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WHICH CONDITIONS AUTOMATICALLY QUALIFY FOR SSD BENEFITS IN KENTUCKY?

In Kentucky, 1,253,016 adults are living with a handicap, according to the CDC’s Disability and Health Data System. Many of these people struggle with chronic illnesses and long-term disabilities like fibromyalgia, coal workers’ lung disease, and chronic obstructive pulmonary disease.

Social Security programs or the worker’s compensation insurance provided by their employer offer disability benefits to assist. Additionally, in some circumstances, long-term group disability insurance might be able to provide benefits to disabled workers.

However, the procedure to be accepted and start receiving Social Security Disability and other comparable benefits can take some time. Thankfully SSD lawyers like Morgan, Collins, Yeast & Salyer can help applicants meet the requirements for filing an SSD claim. The applicant’s supporting documentation must satisfy all the stringent requirements set forth by the Social Security Administration to establish disability.

Let’s look at the most typical illnesses and conditions that make someone eligible for benefits in Kentucky.

Cancer

Numerous malignancies may make you eligible for long-term disability compensation. However, some of the more widespread cancers include:

  • Breast cancer
  • Leukemia
  • Thyroid Cancer
  • Lymphoma
  • Melanoma

Mental Health Disorders

According to the SSA, those with qualifying mental disorders get roughly 20% of disability benefits. Applicants must have a psychological illness that has been medically diagnosed and severely limits their capacity to function freely. Other prevalent conditions that qualify are:

  • Alzheimer’s disease or autism
  • Intellectual disabilities
  • Dementia
  • Schizophrenia and schizoaffective disorder

Chronic conditions

Conditions that persist over time and demand continuing medical care are chronic problems. Examples of such conditions include immunological disorders and diseases of the musculoskeletal system. Disability benefits may be available for some conditions, such as:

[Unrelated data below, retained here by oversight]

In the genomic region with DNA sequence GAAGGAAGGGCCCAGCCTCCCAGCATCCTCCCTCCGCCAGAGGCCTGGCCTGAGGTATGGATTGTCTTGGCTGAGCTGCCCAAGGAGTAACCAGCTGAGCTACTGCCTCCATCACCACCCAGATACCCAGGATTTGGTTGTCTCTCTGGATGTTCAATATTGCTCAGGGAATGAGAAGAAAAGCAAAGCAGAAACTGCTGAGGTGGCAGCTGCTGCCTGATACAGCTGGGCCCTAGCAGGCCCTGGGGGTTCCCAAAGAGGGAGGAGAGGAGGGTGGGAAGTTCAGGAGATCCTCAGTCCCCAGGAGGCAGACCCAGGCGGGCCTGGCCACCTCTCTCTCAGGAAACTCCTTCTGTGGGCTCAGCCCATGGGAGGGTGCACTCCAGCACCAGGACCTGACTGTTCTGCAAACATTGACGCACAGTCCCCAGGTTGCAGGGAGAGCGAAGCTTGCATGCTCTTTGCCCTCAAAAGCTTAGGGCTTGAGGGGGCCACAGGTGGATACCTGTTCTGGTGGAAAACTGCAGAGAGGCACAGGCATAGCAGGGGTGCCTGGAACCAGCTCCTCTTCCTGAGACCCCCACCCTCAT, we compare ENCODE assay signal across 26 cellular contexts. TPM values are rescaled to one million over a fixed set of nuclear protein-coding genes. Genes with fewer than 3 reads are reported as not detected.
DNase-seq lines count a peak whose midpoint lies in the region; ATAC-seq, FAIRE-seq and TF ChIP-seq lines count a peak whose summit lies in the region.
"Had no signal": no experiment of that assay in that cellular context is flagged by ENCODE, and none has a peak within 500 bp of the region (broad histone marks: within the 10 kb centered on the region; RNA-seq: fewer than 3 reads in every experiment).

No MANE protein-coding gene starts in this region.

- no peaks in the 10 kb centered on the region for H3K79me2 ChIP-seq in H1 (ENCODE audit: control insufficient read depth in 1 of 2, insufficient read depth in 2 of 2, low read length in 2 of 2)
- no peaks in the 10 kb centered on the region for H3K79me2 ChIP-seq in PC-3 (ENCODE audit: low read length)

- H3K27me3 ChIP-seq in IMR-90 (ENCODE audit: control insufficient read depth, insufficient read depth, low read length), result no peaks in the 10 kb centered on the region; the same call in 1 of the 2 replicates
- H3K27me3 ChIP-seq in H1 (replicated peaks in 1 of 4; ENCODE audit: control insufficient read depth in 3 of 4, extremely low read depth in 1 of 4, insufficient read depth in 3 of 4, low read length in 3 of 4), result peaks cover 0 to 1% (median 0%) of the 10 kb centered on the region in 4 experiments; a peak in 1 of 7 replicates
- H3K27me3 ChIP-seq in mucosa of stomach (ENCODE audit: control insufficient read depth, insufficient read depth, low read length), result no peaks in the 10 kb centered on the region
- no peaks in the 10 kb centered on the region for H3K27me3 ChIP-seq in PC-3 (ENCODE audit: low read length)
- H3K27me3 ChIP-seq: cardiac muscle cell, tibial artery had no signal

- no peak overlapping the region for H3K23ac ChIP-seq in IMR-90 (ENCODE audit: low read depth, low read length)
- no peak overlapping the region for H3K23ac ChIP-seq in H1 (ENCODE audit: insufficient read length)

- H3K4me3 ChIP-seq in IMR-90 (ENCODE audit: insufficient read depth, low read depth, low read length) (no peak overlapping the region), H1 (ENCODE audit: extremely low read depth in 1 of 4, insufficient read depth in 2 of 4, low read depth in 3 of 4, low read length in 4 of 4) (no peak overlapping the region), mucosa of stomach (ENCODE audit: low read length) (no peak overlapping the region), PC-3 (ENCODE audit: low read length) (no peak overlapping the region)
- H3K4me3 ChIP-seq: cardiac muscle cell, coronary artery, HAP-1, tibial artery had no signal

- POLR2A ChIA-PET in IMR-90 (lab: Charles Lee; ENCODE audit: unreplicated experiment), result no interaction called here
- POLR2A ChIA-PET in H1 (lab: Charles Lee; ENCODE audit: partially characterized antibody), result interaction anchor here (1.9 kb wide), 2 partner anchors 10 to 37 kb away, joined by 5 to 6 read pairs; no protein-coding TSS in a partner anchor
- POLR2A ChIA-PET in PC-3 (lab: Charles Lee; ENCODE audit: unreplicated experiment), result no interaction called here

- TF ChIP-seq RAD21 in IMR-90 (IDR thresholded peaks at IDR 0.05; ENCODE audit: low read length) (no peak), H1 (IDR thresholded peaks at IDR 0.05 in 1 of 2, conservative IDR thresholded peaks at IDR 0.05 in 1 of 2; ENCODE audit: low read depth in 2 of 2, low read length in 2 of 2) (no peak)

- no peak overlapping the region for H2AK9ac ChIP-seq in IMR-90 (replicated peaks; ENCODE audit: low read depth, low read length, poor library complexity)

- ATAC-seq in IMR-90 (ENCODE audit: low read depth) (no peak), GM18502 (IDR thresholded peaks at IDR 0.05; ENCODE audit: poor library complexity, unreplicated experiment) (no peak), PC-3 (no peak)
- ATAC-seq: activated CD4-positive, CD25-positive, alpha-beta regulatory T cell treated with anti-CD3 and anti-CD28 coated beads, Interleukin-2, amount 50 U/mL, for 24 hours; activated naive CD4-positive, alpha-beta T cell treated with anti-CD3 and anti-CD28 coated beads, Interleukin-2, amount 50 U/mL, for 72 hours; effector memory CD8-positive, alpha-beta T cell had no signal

• Angina
  • Arthritis
  • Asthma
  • Backache
  • Long-Term Lung Illness
  • Heart Valve Disease
  • Fibromyalgia
  • Cardiac disease
  • Hypertension
  • A kidney condition

Neurological Disorders

When diseases affect a person’s central and peripheral nervous system, which includes the brain, spinal cord, nerves, and muscles, it can cause disabilities like:

  • The Bell’s palsy
  • Epilepsy
  • Migraines
  • periventricular neuropathy
  • Stroke
  • ALS
  • Huntington’s disease
  • Parkinson’s illness

Diseases of the Blood

Blood diseases, acute or chronic, may damage one or more components of the blood, impairing the body’s ability to produce blood cells. They include:

  • Anemias
  • The Sickle Cell Disease
  • Bone Marrow Failure
  • Hemophilia

Specific medical conditions

You might be qualified for disability compensation if you have other medical illnesses or difficulties, such as the following:

  • Blindness or loss of vision
  • Particular Long-Term Injuries
  • Long-Term Pain
  • Continual Fatigue
  • Loss of Hearing or Deafness

Connective tissue and the musculoskeletal system disorders

According to the SSA, disorders of the musculoskeletal system and connective tissue accounted for the majority of diagnoses among disabled workers receiving disability payments. Damage to one’s nerves, muscles, tendons, or ligaments is a factor in these disabilities, which make up 32.3% of diagnoses. Examples include fibromyalgia, arthritis, back pain, and reflex sympathetic dystrophy.

Final words

Although the list of impairments in the Social Security Blue Book is comprehensive, it does not include all physical problems that can make someone eligible for payments under the Social Security Disability program. So even if you don’t exactly satisfy the listed medical standards, you can still qualify for compensation.

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